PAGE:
McKerral Has the Cure for Chapter Illnesses

By McKerral, Mac | The Quill, June 2000 | Go to article overview
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McKerral Has the Cure for Chapter Illnesses


McKerral, Mac, The Quill


Chapter Doc: A prescription to bring new energy to ailing chapters

It doesn't take much to throw your health out of whack.

The slightest bug can turn a healthy body into a physical mess.

Radical changes in lifestyle often lead to the demise of health.

Lack of physical activity can lead to neglect that leads to susceptibility to sickness.

Serious financial woes or isolation can lead to depression that eventually leads to physical ailments.

And the list goes on and on.

SPJ chapters have many parallels with the human body when it comes to health. Remember that our chapters represent the individual organs that make up the SPJ body. Each one - student, pro, satellite or provisional - plays a role in the overall maintenance and effectiveness of SPJ as a national organization.

And as with the human body, it doesn't take much to throw a chapter's health out of whack. We all know that maintenance and nurturing constant and planned - increases our chances to stay physically fit and healthy. So it is with the SPJ chapters.

I know. I'm the chapter doctor.

Kyle Niederpruem, SPJ president, gave me my license after the national convention last year. After completing my residency - nine years of service at the national level with seven as a board member and five as a national officer - Kyle decided that I had picked up a few skills when it came to dealing with symptoms that often lead to the death of chapters.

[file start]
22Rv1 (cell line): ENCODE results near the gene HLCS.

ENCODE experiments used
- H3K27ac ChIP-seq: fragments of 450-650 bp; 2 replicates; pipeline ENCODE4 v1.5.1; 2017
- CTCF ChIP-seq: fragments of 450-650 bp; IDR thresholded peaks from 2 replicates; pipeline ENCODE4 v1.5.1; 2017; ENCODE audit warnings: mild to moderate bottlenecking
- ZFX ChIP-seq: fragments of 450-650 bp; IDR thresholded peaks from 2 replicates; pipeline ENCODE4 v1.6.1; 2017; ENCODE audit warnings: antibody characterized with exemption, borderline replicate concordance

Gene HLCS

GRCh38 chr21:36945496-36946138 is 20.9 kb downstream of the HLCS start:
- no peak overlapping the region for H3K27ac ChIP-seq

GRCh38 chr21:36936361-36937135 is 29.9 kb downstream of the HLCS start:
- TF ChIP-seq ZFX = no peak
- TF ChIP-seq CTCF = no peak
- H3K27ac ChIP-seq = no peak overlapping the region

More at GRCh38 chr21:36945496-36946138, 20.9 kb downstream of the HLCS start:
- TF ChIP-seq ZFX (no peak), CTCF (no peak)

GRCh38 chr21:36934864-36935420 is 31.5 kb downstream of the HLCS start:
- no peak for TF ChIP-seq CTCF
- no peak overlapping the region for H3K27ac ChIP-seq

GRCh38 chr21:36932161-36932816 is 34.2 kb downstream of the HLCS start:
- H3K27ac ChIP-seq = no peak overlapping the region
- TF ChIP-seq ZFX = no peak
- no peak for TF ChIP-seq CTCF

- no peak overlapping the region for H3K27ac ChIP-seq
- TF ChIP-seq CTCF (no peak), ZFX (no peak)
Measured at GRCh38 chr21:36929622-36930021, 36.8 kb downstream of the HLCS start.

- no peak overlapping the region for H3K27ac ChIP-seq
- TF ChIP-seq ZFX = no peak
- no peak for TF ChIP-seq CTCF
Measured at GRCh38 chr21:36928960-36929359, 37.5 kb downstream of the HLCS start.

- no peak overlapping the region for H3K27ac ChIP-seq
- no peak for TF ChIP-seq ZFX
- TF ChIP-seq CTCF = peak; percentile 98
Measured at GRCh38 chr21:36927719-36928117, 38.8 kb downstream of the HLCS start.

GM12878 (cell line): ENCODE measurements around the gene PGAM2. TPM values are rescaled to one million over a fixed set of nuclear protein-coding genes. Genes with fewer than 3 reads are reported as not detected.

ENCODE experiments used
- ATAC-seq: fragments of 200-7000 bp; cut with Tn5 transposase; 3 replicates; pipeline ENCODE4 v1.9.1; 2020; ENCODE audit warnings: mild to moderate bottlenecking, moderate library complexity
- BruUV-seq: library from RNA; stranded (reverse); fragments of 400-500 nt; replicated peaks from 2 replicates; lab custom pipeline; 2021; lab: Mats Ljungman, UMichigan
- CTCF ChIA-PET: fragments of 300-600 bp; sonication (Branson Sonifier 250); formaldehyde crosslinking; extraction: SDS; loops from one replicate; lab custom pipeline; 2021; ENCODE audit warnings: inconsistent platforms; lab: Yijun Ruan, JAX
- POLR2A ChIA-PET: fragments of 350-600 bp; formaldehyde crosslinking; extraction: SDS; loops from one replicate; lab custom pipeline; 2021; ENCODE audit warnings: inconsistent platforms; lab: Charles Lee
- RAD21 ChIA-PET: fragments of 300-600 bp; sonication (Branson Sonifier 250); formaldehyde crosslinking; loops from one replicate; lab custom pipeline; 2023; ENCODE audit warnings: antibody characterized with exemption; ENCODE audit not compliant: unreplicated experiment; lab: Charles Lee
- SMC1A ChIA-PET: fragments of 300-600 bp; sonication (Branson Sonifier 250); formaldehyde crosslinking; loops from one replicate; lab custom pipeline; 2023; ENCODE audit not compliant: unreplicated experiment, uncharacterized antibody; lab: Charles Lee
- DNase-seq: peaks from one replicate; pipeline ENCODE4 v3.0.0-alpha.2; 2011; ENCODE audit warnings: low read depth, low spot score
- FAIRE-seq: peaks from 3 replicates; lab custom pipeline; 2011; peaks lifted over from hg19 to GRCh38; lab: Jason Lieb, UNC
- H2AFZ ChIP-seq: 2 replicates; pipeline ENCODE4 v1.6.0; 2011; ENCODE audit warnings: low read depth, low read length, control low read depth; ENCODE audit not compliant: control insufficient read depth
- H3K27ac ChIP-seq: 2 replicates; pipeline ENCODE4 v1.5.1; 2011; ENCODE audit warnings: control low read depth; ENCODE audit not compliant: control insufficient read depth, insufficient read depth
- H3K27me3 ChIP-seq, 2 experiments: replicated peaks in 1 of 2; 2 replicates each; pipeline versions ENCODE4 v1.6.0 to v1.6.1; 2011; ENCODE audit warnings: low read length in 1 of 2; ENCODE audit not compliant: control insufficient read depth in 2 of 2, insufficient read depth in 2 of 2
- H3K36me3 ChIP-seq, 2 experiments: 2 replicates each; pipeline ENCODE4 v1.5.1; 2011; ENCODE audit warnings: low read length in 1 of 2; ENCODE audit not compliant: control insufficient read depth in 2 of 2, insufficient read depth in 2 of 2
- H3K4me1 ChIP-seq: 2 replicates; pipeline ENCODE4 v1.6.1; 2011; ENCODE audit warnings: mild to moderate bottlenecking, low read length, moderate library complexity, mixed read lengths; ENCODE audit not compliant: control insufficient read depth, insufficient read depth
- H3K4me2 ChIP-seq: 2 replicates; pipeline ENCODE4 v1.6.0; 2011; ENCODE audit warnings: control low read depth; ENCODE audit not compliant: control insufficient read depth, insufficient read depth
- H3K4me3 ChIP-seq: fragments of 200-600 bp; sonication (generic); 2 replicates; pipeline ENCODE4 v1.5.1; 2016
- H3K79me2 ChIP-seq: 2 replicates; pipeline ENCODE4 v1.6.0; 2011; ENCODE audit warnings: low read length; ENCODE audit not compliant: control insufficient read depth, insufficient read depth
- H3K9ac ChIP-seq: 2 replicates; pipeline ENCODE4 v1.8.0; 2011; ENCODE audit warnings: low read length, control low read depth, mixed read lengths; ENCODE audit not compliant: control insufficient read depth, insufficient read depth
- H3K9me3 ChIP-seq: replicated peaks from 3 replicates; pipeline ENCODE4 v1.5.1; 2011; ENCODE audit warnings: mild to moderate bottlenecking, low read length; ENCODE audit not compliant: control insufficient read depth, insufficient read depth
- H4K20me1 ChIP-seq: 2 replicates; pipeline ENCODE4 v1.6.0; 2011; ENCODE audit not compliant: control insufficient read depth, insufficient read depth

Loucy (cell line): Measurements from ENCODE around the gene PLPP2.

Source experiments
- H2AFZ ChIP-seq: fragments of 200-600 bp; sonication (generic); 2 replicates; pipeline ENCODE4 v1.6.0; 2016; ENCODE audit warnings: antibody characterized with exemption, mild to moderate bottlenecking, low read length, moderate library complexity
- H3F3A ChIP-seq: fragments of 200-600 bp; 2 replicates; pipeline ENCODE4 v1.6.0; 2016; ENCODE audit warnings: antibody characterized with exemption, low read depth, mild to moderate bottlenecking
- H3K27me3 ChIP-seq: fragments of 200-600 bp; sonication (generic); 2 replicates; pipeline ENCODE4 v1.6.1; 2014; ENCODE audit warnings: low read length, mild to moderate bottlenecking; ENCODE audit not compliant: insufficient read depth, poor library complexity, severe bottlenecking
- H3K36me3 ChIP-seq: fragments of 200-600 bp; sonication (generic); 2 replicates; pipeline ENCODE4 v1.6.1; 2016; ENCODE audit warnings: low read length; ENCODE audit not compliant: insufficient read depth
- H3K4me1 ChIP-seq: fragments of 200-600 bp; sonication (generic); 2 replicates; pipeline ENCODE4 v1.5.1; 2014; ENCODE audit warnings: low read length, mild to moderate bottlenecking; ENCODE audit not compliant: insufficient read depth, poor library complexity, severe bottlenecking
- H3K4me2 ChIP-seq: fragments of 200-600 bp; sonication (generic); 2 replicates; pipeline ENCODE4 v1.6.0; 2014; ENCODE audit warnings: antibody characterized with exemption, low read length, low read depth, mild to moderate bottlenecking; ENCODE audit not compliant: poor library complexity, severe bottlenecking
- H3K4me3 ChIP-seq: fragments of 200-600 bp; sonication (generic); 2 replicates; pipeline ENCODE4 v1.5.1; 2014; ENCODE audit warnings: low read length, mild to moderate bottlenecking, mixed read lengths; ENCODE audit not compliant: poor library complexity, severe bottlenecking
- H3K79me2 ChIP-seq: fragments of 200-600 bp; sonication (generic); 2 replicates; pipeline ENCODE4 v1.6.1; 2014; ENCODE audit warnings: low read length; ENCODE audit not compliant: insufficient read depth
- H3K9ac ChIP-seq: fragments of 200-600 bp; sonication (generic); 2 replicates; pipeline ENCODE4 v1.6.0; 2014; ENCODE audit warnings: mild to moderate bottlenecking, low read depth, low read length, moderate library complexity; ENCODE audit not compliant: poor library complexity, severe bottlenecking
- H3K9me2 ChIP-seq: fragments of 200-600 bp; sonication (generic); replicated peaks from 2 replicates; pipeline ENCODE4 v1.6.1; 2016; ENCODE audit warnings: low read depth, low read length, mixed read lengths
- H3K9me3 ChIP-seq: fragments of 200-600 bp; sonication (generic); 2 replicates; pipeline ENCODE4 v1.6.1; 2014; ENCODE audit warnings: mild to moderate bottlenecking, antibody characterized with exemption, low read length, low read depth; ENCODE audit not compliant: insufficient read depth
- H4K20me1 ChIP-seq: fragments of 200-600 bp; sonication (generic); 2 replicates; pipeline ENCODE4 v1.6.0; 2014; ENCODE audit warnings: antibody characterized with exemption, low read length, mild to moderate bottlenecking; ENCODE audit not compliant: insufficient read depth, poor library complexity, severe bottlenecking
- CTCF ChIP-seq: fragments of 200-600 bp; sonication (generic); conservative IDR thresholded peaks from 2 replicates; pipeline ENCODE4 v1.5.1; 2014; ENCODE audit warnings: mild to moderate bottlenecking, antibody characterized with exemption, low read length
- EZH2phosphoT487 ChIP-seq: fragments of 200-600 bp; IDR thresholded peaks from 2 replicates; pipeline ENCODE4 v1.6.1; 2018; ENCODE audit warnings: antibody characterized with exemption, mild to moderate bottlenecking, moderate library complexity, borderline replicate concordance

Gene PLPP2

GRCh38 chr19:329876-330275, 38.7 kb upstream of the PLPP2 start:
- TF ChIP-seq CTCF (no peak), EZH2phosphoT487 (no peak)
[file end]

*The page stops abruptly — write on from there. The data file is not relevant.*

The "bug" that leads to major health problems can take many forms in a chapter. Often it's complacency or losing sight of the value that comes with belonging to and supporting a professional journalism organization with a mission that holds benefits for all.

"Radical changes in lifestyle" for chapters is a common killer. The biggest threat: wholesale loss of leadership because of switches in jobs or burnout.

"Lack of physical activity" for chapters comes in the form of fewer and fewer programs for members and the public, and not sending chapter members to regional and national conventions where they can regenerate and share common "headaches" with other members. Often that camaraderie leads to a cure.

"Serious financial woes" at the chapter level come from lack of planning for fund-raisers needed to support chapter programs and hopefully to help chapter members attend SPJ regional and national functions. And perhaps the most insidious of all health threats is isolation from the SPJ network - usually over a period of time - that leads to belief that as journalists we can survive on our own without the help of a strong professional network.

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